Will Arbitration Deny Litigants their day in Court?

In today’s Financial Times, Patti Waldmeir in her article The Renationalisation of American Justice praises the development of arbitration as a good thing. “Over the past 20 years, America has created a superior system of second-hand justice: arbitration, mediation, and other increasingly creative forms of privatised justice have replaced the elusive American trial,” she writes. “But in a world where only 2 per cent of lawsuits ever get to trial, second-hand justice from an arbitrator is better than none at all.”

She also raises some concerns in Congress and elsewhere that arbitration has some negative aspects. In Congress, she writes, “the complaint is that Americans are being denied their day in court when they sign contracts that force them to arbitrate disputes with companies that provide everything from their mobile phones to their jobs.”

A recent post in the WSJ Law Blog called The Supremes Arbitrate Arbitration reported that the Supreme Court is considering in Hall Street v. Mattel whether the Federal Arbitration Act prevents a federal court from enforcing a party’s clearly expressed agreement to appeal an arbitration award rather than the limited grounds of appeal provided for in the FAA. The FT article says that the case raises a host of important questions. “What role should the government have in supervising the private resolution of disputes? Should rivals who agree to arbitrate a dispute privately also have the right to call in a judge at the last minute, to pronounce on whether the deal is fair? Or would that defeat the whole purpose of privatising justice?”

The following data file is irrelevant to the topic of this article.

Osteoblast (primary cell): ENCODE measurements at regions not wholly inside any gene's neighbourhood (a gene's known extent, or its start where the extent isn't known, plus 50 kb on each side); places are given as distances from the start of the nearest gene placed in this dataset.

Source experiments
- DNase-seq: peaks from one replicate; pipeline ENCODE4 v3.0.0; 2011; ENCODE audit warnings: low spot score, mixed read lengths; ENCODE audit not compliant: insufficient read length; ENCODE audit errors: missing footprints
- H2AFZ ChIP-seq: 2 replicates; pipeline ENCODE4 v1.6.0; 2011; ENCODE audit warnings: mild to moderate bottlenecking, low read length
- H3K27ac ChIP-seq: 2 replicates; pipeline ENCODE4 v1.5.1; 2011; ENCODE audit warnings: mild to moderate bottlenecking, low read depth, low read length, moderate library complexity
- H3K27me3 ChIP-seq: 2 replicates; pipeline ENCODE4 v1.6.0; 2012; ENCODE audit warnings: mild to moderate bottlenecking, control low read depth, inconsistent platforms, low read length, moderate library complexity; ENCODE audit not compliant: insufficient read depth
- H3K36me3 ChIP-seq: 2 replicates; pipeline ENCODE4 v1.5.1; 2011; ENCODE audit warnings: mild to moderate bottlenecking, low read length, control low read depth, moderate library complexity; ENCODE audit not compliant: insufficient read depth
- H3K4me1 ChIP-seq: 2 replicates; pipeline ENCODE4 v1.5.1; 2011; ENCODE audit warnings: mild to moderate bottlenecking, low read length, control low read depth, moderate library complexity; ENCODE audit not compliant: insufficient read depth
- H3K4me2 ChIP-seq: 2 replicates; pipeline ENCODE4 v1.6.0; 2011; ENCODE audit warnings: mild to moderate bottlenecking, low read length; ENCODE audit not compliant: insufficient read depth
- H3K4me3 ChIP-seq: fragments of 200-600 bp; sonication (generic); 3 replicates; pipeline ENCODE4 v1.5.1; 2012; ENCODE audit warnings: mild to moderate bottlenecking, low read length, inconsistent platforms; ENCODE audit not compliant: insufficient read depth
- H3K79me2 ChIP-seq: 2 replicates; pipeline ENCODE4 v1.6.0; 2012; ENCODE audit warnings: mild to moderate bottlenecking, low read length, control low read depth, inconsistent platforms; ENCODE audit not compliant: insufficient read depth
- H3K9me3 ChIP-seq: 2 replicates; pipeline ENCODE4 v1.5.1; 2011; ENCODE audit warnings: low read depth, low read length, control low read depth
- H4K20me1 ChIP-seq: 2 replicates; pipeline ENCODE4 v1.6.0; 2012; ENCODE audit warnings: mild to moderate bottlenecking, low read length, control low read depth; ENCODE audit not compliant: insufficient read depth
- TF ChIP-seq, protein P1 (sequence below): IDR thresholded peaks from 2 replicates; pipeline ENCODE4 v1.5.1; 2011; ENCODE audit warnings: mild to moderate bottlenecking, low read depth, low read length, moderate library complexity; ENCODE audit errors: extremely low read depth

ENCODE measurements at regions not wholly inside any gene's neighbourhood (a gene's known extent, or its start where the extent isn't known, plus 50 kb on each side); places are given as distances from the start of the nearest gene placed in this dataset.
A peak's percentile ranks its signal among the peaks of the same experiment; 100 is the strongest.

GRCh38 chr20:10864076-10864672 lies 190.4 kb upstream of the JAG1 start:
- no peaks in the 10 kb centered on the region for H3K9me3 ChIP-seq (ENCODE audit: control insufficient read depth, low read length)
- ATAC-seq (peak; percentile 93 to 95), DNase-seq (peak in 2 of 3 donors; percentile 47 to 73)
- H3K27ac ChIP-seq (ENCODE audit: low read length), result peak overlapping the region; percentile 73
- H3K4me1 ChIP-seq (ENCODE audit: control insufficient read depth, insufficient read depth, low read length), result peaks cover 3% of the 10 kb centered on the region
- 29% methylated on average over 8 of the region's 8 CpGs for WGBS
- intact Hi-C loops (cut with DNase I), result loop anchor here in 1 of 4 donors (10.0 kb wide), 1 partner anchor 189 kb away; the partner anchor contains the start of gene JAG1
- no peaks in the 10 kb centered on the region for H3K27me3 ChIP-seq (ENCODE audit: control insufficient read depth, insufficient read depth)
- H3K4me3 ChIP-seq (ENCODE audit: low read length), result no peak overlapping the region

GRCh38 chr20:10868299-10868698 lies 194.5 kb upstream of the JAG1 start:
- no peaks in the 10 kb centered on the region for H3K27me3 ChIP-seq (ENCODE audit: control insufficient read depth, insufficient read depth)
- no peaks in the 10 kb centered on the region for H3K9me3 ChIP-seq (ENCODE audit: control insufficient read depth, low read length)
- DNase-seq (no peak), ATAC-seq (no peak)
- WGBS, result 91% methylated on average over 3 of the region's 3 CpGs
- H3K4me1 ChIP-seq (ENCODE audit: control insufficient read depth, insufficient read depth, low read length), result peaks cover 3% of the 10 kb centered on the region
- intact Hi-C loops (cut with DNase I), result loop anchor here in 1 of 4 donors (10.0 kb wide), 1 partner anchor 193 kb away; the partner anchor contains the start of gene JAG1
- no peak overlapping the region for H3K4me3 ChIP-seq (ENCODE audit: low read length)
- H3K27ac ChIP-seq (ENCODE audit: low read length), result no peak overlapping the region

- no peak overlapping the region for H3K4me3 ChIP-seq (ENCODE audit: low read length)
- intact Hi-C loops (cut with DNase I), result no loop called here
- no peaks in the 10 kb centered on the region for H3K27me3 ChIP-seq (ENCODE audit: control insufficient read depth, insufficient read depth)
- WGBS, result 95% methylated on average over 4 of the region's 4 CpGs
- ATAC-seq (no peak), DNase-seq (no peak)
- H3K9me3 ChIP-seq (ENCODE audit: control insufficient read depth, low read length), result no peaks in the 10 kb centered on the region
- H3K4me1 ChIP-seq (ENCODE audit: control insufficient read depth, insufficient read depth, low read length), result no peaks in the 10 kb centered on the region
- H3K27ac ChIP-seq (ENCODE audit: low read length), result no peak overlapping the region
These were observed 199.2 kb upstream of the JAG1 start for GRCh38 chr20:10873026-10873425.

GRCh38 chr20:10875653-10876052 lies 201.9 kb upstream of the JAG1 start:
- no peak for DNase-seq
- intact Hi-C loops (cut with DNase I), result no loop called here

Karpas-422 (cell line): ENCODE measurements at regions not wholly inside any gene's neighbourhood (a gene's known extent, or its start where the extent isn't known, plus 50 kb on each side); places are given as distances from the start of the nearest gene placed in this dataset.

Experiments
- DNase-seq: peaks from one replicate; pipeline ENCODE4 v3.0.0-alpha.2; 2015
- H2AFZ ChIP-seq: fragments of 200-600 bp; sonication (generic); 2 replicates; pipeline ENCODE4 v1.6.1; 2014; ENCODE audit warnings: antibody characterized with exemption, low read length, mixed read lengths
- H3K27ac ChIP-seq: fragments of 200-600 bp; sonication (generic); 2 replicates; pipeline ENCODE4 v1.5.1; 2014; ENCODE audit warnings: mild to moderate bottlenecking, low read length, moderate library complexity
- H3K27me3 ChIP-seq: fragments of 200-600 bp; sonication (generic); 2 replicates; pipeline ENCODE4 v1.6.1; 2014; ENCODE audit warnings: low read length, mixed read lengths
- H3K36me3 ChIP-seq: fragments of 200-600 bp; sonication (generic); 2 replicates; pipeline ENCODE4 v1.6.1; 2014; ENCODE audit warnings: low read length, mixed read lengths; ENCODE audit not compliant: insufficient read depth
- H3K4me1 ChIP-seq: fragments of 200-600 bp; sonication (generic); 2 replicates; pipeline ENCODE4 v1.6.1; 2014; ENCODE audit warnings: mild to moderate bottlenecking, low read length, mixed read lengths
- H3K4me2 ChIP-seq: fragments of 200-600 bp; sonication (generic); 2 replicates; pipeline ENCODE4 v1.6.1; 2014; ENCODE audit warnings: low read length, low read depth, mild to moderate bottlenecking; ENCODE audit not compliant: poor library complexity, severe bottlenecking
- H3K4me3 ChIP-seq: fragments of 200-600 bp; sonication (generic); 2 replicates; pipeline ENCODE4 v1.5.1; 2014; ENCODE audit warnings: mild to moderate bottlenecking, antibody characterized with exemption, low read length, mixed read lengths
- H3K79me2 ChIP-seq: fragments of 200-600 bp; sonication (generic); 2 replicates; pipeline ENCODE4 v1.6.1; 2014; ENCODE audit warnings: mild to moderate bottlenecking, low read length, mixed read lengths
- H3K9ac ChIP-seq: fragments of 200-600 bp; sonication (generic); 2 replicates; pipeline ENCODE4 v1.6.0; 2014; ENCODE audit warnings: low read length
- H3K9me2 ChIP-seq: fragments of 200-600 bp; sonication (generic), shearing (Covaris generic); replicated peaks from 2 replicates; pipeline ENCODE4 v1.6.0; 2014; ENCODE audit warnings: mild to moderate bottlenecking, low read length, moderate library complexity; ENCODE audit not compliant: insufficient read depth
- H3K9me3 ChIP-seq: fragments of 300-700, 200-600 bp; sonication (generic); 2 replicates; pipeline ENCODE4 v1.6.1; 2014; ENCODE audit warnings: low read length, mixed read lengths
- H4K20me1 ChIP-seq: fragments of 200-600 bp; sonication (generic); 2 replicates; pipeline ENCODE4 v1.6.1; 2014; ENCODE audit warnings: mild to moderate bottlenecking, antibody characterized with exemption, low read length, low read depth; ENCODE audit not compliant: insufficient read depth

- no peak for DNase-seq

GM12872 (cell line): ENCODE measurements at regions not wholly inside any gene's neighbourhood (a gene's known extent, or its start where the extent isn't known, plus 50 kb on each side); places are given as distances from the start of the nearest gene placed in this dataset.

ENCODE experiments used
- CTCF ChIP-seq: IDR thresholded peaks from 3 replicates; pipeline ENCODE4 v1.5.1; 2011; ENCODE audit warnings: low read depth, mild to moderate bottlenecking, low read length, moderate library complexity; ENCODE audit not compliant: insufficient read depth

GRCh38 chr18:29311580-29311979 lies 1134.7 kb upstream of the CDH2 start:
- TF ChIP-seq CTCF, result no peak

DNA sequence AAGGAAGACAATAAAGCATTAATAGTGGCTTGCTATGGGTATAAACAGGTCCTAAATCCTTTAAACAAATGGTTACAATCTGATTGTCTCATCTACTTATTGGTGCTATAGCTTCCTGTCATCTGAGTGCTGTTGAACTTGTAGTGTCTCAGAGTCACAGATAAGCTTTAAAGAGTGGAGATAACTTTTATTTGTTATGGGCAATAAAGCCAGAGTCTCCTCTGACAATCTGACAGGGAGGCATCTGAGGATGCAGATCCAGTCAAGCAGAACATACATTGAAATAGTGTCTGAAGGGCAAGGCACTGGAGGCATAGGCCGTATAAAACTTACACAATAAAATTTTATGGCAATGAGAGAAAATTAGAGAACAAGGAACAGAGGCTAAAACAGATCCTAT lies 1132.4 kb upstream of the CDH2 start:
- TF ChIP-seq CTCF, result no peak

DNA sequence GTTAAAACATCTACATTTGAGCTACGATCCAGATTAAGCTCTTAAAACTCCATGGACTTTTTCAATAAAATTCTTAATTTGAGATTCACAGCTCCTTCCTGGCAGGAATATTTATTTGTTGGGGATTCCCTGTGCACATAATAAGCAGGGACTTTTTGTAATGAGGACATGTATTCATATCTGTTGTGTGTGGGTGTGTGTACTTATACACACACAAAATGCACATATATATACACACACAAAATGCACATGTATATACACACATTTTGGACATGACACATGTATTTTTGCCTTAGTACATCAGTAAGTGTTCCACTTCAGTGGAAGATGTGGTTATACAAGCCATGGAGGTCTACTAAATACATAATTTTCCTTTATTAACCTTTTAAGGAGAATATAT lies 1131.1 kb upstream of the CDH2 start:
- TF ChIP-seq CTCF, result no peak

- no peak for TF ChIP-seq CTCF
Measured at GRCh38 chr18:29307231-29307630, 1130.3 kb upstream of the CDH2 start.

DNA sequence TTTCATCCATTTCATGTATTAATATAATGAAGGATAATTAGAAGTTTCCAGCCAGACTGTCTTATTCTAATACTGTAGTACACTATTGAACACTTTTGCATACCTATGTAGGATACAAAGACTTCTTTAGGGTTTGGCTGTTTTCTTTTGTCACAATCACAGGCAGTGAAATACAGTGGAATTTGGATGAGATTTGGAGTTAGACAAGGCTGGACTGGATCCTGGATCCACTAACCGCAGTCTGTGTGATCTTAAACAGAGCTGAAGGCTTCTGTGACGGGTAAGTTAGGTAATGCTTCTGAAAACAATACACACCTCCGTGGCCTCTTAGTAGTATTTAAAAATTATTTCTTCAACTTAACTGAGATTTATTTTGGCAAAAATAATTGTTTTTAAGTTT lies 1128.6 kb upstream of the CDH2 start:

Will arbitration replace the court house? Is it as good as or better than the courts? Is it biased in favor of corporate America?